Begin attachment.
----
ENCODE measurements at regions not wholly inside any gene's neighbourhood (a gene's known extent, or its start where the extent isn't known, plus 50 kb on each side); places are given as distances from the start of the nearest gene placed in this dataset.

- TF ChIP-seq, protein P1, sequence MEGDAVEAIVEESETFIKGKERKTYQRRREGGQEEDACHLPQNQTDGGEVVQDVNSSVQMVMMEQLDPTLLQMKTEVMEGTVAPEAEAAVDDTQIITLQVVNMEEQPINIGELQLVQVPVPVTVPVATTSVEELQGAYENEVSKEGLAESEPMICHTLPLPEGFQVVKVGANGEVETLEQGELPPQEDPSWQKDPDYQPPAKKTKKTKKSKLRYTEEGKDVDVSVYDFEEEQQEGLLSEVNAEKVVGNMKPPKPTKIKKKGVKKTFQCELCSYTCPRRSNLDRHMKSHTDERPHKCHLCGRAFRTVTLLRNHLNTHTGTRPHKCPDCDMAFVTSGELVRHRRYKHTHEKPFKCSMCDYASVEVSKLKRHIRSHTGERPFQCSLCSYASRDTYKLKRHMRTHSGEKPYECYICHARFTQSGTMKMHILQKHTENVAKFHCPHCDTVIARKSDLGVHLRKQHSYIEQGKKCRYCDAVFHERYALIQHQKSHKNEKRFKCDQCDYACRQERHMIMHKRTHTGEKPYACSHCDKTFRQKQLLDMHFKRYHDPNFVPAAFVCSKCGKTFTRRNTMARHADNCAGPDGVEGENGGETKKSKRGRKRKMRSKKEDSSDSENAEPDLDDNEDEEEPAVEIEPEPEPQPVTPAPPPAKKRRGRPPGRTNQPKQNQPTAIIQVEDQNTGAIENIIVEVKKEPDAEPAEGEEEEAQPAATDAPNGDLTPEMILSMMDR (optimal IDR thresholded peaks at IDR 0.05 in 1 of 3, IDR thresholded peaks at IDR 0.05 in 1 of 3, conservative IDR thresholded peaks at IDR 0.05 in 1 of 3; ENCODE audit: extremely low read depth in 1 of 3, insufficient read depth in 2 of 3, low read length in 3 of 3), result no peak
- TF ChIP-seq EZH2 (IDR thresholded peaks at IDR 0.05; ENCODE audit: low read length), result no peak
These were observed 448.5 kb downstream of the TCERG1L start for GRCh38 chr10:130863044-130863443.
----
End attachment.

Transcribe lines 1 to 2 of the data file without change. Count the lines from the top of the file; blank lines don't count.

ENCODE measurements at regions not wholly inside any gene's neighbourhood (a gene's known extent, or its start where the extent isn't known, plus 50 kb on each side); places are given as distances from the start of the nearest gene placed in this dataset.

- TF ChIP-seq, protein P1, sequence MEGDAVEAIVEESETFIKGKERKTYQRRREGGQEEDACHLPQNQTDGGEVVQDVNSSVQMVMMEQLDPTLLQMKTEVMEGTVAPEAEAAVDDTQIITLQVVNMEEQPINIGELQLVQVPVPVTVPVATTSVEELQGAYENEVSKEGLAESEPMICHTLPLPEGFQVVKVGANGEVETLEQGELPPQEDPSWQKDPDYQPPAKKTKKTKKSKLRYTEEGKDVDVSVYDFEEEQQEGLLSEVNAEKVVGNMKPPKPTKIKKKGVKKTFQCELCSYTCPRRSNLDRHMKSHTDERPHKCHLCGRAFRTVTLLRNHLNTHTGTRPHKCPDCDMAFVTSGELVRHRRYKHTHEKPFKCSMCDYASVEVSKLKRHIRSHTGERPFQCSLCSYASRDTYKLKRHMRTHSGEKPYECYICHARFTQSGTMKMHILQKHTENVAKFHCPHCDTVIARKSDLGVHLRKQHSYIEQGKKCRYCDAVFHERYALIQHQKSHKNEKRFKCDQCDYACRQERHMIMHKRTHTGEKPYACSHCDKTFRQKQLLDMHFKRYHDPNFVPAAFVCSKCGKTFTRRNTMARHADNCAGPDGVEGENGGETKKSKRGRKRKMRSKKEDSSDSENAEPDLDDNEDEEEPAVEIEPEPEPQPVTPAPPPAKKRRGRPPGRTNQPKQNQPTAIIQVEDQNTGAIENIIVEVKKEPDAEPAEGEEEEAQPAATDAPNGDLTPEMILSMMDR (optimal IDR thresholded peaks at IDR 0.05 in 1 of 3, IDR thresholded peaks at IDR 0.05 in 1 of 3, conservative IDR thresholded peaks at IDR 0.05 in 1 of 3; ENCODE audit: extremely low read depth in 1 of 3, insufficient read depth in 2 of 3, low read length in 3 of 3), result no peak